Facebook has been through one public relations disaster after another over the past 18 months.
First, we learned that Facebook was weaponized by Russia to try and sway the 2016 election. Then it was revealed that Facebook failed to protect the private user data of tens of millions of people. Then there were more privacy issues. And more privacy issues.
Most recently, CEO Mark Zuckerberg used Holocaust denial as an example of a controversial opinion that deserves a place on Facebook’s service, in defense of its stance to allow a variety of information — however wrong — to live on its platform.
But, as it turns out, if you are Wall Street at least, none of these screwups seem to matter. With its stock at an all-time high, the social media giant looks invincible.
There are two simple, measurable ways that Facebook could have been punished for all of its stumbles these past 18 months:
- Advertisers could have taken their business elsewhere, hurting Facebook’s bottom line.
- People could have left the service and spent their time elsewhere, cutting Facebook’s ad load and hurting Facebook’s bottom line.
So far, neither of those things have happened.
In Facebook’s first quarter, reported in April, it said that it had added more daily active users during the quarter than it had during any of the three quarters prior. Its revenue grew by an impressive 49 percent almost a year after Facebook warned analysts that its revenue growth would slow “meaningfully.”
It didn’t and it hasn’t. And when Facebook reports second-quarter results on Wednesday, analysts are expecting — you guessed it — yet another great quarter.
“Despite all the negative headlines, we believe ad revenue should continue to drive very healthy growth,” wrote SunTrust’s Youssef Squali. Analysts think Facebook revenue will grow 43 percent over the same quarter one year ago.
So why are advertisers and Facebook users sticking around if everyone is angry at Facebook?
The advertiser one is probably easiest to explain: There’s simply nowhere else to go.
For years now, advertisers have been looking for a digital alternative to Facebook and Google, which completely dominate the digital advertising market. While there are other options, including Twitter and Snapchat and Oath, none come close to the scale and targeting options that Facebook provides. While advertisers may not agree with everything Facebook does or Zuckerberg says, its advertising business is too valuable for people to give up.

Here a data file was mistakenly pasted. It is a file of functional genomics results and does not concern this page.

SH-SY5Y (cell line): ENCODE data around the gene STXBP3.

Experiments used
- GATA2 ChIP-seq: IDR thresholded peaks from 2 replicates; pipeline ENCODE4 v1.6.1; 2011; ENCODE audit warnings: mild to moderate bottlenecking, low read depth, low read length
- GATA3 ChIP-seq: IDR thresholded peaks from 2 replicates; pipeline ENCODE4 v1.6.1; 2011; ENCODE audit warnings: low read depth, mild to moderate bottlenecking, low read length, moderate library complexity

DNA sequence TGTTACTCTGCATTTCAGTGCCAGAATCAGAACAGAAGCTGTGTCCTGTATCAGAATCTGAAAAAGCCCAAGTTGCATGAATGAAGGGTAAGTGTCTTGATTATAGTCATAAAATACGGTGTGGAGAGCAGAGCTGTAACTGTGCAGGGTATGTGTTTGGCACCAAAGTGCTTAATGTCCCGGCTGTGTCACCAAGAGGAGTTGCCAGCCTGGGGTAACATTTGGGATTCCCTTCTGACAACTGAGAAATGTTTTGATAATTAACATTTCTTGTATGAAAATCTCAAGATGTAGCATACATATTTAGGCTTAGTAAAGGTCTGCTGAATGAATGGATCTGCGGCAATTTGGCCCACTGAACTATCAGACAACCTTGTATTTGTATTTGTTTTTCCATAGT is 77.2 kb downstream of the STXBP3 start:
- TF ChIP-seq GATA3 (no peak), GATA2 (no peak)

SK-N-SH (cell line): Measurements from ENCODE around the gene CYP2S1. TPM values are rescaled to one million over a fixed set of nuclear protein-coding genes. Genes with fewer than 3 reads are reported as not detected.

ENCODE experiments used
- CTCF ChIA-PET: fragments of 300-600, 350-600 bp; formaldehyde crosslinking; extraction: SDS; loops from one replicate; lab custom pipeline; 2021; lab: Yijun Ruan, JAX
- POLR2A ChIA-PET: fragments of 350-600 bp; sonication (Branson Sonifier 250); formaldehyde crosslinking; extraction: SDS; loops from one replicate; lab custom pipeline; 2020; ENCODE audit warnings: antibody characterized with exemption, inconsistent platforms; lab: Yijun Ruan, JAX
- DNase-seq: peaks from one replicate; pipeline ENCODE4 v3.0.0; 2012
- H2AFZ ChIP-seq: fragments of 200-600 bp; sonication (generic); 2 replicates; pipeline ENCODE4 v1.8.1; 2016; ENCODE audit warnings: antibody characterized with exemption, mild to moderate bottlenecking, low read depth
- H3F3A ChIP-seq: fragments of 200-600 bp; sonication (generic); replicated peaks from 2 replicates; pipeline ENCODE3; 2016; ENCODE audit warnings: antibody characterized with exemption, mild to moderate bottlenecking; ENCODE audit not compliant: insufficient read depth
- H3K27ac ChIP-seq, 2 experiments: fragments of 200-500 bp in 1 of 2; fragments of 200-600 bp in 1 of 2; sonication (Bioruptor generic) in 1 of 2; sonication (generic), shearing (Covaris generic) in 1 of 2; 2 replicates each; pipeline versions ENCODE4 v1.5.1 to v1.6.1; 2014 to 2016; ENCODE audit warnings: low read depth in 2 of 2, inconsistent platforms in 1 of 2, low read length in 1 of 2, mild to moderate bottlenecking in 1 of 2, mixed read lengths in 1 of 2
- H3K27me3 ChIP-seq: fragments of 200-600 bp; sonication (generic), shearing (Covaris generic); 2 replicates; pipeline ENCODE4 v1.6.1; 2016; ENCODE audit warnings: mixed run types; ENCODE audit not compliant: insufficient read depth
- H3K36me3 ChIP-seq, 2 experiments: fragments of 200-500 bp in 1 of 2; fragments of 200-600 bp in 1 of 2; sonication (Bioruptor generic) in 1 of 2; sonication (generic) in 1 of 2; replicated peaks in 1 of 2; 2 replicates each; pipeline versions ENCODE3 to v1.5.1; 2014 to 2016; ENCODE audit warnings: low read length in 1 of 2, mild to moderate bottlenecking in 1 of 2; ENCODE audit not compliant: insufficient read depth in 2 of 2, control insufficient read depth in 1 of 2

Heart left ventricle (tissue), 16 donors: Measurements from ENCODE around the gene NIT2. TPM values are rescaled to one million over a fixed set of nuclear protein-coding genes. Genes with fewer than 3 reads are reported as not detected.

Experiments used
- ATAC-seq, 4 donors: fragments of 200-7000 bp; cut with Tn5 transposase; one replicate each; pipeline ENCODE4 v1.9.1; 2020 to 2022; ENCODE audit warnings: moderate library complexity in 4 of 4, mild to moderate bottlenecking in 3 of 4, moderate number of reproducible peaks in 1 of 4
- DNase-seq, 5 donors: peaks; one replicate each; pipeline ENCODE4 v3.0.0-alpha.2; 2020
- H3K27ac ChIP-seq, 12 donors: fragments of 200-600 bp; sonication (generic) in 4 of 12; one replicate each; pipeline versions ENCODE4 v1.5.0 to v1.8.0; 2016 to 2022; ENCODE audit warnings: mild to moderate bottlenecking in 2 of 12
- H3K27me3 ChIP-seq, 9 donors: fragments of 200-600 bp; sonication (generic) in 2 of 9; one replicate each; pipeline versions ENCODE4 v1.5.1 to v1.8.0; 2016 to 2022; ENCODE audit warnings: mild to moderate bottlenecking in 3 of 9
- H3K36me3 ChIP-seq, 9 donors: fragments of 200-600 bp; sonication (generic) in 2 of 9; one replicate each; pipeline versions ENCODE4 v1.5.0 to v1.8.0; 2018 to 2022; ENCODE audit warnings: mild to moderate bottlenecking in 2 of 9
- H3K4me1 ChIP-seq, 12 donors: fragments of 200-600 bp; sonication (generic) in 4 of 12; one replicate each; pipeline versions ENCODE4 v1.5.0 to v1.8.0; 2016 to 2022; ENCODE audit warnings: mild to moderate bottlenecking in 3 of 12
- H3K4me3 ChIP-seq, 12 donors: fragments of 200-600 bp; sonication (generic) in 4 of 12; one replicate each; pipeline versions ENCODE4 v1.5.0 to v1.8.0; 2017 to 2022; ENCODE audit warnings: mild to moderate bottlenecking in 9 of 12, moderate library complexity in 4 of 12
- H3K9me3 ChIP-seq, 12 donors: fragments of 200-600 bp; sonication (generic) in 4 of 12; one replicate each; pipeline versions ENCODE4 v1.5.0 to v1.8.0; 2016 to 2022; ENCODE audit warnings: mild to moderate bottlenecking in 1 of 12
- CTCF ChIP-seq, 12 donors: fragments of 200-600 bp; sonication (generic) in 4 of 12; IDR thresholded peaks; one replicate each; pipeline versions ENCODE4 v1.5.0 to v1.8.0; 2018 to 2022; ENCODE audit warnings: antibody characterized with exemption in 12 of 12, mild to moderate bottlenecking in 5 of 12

Facebook users are in a similar situation. While Facebook claims that it has many competitors, it’s tough to nail down who truly rivals its powerful suite of consumer apps. You could post photos to Twitter, or communicate via iMessage or traditional text, but Facebook’s stable of apps, including Instagram, WhatsApp, Facebook and Messenger, are all in the top 11 free apps in the App Store. (Google, with three of the top 11, and only one of them a communication app, is the only close rival.)
It’s possible that Facebook’s stumbles will catch up with the company eventually. U.S. officials have been all over the company in an effort to increase regulation, though nothing is imminent. Regulators in the U.K. fined Facebook earlier this month for its role in the Cambridge Analytica privacy scandal, though the $664,000 fine is laughable for a company of Facebook’s size. (That said, the European Union has shown that it’s not afraid to deliver a heftier fine, as we saw with Google earlier this month.)
The most concerning trend, if you’re Facebook, is the fact that teenagers don’t seem as interested in the social network as they used to be. And missing the next wave of internet users — the generation that literally grew up with smartphones in their hands — is a scary possibility.
But the good news if you’re Facebook: Teens still love Instagram.
The past 18 months have shown that Facebook has a lot more work to do than anyone thought. They have also shown just how dominant Facebook has become.
The company will report second-quarter earnings on Wednesday after markets close.
This article originally appeared on Recode.net.